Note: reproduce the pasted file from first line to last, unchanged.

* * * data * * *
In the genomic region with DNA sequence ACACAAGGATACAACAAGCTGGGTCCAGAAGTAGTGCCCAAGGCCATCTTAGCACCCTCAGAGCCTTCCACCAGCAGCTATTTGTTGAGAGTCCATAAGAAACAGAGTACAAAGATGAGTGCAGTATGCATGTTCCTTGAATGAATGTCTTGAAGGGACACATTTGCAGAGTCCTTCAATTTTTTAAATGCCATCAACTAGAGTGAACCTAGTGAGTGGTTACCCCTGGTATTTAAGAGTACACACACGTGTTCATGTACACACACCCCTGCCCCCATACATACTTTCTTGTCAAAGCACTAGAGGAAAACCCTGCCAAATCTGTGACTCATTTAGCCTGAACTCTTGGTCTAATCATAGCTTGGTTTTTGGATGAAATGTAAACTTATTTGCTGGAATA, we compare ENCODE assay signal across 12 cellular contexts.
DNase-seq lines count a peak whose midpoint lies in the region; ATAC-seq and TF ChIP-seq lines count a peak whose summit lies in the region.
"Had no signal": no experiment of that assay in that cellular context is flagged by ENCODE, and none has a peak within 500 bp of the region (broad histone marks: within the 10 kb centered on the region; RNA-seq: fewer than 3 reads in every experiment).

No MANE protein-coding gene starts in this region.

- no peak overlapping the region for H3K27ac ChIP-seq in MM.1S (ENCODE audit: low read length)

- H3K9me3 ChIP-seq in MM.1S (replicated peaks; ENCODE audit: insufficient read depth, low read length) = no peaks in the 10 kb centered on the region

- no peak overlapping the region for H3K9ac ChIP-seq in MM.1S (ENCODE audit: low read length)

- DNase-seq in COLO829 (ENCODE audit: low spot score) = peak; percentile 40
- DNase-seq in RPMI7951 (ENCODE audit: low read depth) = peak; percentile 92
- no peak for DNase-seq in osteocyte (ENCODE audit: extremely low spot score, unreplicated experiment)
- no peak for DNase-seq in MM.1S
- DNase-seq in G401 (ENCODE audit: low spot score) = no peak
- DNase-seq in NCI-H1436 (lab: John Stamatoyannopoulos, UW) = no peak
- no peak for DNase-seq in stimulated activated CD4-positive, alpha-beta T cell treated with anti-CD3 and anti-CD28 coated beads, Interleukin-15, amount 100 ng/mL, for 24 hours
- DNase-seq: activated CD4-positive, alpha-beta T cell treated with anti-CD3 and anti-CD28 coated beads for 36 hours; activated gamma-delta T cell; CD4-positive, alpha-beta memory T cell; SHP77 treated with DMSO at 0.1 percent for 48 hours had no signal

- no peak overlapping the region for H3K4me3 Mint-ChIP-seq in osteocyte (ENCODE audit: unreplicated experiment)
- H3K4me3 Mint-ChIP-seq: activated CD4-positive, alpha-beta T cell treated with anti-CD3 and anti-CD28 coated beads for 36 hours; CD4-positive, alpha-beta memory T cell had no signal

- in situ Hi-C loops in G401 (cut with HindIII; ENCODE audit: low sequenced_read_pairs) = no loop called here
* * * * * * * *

In the genomic region with DNA sequence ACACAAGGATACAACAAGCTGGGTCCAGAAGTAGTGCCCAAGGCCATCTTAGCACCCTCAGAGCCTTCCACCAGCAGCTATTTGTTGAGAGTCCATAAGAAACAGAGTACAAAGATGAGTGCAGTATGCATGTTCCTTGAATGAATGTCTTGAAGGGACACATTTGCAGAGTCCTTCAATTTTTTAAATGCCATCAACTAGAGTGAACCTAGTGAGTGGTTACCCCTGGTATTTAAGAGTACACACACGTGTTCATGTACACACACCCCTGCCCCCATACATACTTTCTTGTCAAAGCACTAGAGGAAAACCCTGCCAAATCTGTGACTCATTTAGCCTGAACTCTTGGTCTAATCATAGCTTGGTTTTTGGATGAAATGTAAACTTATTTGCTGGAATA, we compare ENCODE assay signal across 12 cellular contexts.
DNase-seq lines count a peak whose midpoint lies in the region; ATAC-seq and TF ChIP-seq lines count a peak whose summit lies in the region.
"Had no signal": no experiment of that assay in that cellular context is flagged by ENCODE, and none has a peak within 500 bp of the region (broad histone marks: within the 10 kb centered on the region; RNA-seq: fewer than 3 reads in every experiment).

No MANE protein-coding gene starts in this region.

- no peak overlapping the region for H3K27ac ChIP-seq in MM.1S (ENCODE audit: low read length)

- H3K9me3 ChIP-seq in MM.1S (replicated peaks; ENCODE audit: insufficient read depth, low read length) = no peaks in the 10 kb centered on the region

- no peak overlapping the region for H3K9ac ChIP-seq in MM.1S (ENCODE audit: low read length)

- DNase-seq in COLO829 (ENCODE audit: low spot score) = peak; percentile 40
- DNase-seq in RPMI7951 (ENCODE audit: low read depth) = peak; percentile 92
- no peak for DNase-seq in osteocyte (ENCODE audit: extremely low spot score, unreplicated experiment)
- no peak for DNase-seq in MM.1S
- DNase-seq in G401 (ENCODE audit: low spot score) = no peak
- DNase-seq in NCI-H1436 (lab: John Stamatoyannopoulos, UW) = no peak
- no peak for DNase-seq in stimulated activated CD4-positive, alpha-beta T cell treated with anti-CD3 and anti-CD28 coated beads, Interleukin-15, amount 100 ng/mL, for 24 hours
- DNase-seq: activated CD4-positive, alpha-beta T cell treated with anti-CD3 and anti-CD28 coated beads for 36 hours; activated gamma-delta T cell; CD4-positive, alpha-beta memory T cell; SHP77 treated with DMSO at 0.1 percent for 48 hours had no signal

- no peak overlapping the region for H3K4me3 Mint-ChIP-seq in osteocyte (ENCODE audit: unreplicated experiment)
- H3K4me3 Mint-ChIP-seq: activated CD4-positive, alpha-beta T cell treated with anti-CD3 and anti-CD28 coated beads for 36 hours; CD4-positive, alpha-beta memory T cell had no signal

- in situ Hi-C loops in G401 (cut with HindIII; ENCODE audit: low sequenced_read_pairs) = no loop called here